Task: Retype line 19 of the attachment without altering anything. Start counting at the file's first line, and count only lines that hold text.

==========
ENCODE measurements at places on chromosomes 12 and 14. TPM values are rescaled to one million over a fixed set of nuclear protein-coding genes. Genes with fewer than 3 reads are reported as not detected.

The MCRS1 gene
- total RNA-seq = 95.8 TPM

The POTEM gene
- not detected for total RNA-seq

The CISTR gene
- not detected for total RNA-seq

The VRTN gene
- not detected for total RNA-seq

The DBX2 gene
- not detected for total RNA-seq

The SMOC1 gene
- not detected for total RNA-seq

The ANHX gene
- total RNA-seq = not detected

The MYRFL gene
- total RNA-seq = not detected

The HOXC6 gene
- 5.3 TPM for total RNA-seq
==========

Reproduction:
- 5.3 TPM for total RNA-seq